Here are some tips for supervisors when helping an employee affected by domestic violence. These definitions are provided for use in this document and should not be construed as legal definitions. An employer who fails to provide a workplace free of recognized hazards can result in government citation, consequences from professional associations, or even legal liability. If your employer does not comply, you must notify OSHA so that it can investigate and possibly impose fines of between $5,000 and $20,000 per violation. Prevention is the best tool to eliminate harassment in the workplace. Employers are urged to take appropriate measures to prevent and correct unlawful harassment. You must make it clear to employees that unwanted harassing behaviour will not be tolerated. They can do this by establishing an effective grievance or grievance process, providing anti-harassment training to their managers and employees, and taking immediate and appropriate action when an employee complains. Employers should strive to create an environment where employees feel free to voice their concerns and are confident that those concerns will be addressed.

Violence in the workplace consists of a variety of behaviours. While each industry has its own unique acts of workplace violence, some types of workplace violence can occur anywhere. These include the Family and Medical Leave Act 1993, which guarantees an eligible worker the right to take up to 12 weeks of unpaid job-protected leave per year to attend to his or her own serious health condition or the serious health problems of family members. If a mental or physical injury occurs as a result of workplace violence, an employee can use this leave to care for the injury. The main purpose of this document is to provide ministry staff with a brief reference on the ministry`s program to deal with real or potentially violent situations. It aims to raise awareness among employees, including supervisors and managers, of the potential for workplace violence, increase their ability to recognize the warning signs of potentially violent situations, and understand how to respond to actual or potential incidents. It identifies experts in the functional areas that employees, supervisors and managers can call upon to assess, de-escalate or resolve the situation. This document also contains some tips on prevention. Finally, the appendices include additional resources for those who want to learn more. If you are the employee and you are not sure what type of protection order you should receive, talk to a lawyer. Click here for help finding a lawyer.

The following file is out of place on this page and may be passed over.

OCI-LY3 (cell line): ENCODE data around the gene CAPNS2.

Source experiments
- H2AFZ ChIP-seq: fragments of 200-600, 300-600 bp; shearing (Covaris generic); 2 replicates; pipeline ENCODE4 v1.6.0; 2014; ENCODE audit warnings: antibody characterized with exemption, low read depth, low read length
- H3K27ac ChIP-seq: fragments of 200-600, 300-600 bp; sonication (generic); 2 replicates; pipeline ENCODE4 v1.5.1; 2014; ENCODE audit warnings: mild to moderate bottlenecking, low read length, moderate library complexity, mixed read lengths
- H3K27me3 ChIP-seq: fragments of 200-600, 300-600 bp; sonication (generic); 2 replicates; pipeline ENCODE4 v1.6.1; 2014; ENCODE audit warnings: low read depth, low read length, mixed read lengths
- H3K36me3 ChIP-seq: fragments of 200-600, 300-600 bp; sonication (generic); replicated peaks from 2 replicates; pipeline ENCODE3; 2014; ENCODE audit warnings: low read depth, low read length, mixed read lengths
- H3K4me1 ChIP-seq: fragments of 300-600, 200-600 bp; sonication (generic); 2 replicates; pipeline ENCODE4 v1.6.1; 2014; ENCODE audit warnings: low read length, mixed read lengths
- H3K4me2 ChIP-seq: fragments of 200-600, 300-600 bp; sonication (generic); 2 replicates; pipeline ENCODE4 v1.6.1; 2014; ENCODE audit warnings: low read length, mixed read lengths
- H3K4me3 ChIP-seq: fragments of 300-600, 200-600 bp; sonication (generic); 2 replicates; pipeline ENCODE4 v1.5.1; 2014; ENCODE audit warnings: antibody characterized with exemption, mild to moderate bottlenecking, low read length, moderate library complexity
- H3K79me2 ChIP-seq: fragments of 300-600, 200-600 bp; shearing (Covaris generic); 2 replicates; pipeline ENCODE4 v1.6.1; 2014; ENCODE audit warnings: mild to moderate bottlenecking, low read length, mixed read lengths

Your court`s peer support centre may also be able to help. And your local legal aid offices may also be able to help you or refer you to someone who can. See Applying for a Workplace Violence Injunction for detailed instructions on how to apply for a Workplace Violence Injunction. The best prevention strategy is to maintain an environment that minimizes negative feelings such as isolation, resentment and hostility between employees. While no workplace can be perceived as perfect by all employees, there are several steps management can take to create a professional, healthy and caring work environment.

This entry was posted on 13th December 2022. Bookmark the permalink.